• BACKGROUND
  • [0002]
    When functioning properly, the human heart maintains its own intrinsic rhythm, and is capable of pumping adequate blood throughout the body's circulatory system. However, some people have irregular cardiac rhythms, referred to as cardiac arrhythmias. Such arrhythmias result in diminished blood circulation. One mode of treating cardiac arrhythmias uses drug therapy. Drugs are often effective at restoring normal heart rhythms. However, drug therapy is not always effective for treating arrhythmias of certain patients. For such patients, an alternative mode of treatment is needed. One such alternative mode of treatment includes the use of a cardiac rhythm management system. Such systems are often implanted in the patient and deliver therapy to the heart.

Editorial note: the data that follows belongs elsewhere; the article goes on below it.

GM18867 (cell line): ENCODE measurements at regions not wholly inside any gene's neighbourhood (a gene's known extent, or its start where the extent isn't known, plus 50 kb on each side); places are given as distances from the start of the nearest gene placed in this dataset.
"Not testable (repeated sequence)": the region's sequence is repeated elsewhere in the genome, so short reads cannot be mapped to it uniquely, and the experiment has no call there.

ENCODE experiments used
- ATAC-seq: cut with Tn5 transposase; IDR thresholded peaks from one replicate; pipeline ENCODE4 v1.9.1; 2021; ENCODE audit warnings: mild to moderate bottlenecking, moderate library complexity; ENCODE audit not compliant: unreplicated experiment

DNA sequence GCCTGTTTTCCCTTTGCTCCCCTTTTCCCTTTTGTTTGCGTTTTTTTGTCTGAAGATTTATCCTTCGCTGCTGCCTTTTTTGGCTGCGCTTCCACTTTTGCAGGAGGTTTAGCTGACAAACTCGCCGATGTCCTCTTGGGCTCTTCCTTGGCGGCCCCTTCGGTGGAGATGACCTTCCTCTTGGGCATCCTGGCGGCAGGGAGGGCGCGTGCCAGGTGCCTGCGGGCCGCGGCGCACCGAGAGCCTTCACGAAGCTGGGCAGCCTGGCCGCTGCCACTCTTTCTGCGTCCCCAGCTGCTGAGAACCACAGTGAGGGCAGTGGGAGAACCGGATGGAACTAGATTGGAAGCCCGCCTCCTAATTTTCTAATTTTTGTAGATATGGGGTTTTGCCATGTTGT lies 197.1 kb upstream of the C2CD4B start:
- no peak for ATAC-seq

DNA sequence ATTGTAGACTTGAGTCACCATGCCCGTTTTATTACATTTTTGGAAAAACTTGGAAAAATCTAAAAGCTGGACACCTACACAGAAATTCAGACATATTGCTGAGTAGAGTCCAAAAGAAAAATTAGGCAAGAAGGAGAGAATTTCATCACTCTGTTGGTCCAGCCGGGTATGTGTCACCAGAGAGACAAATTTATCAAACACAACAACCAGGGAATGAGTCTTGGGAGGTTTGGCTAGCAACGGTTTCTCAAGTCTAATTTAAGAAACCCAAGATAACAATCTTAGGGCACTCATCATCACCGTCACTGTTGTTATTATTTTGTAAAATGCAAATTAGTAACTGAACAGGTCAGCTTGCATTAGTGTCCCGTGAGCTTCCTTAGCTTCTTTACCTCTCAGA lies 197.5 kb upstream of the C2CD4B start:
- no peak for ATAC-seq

• [0003]
    Cardiac rhythm management systems include, among other things, pacemakers, also referred to as pacers. Pacers deliver timed sequences of low energy electrical stimuli, called pace pulses, to the heart, such as via an intravascular leadwire or catheter (referred to as a “lead”) having one or more electrodes disposed in or about the heart. Heart contractions are initiated in response to such pace pulses (this is referred to as “capturing” the heart). By properly timing the delivery of pace pulses, the heart can be induced to contract in proper rhythm, greatly improving its efficiency as a pump. Pacers are often used to treat patients with bradyarrhythmias, that is, hearts that beat too slowly, or irregularly.
  • [0004]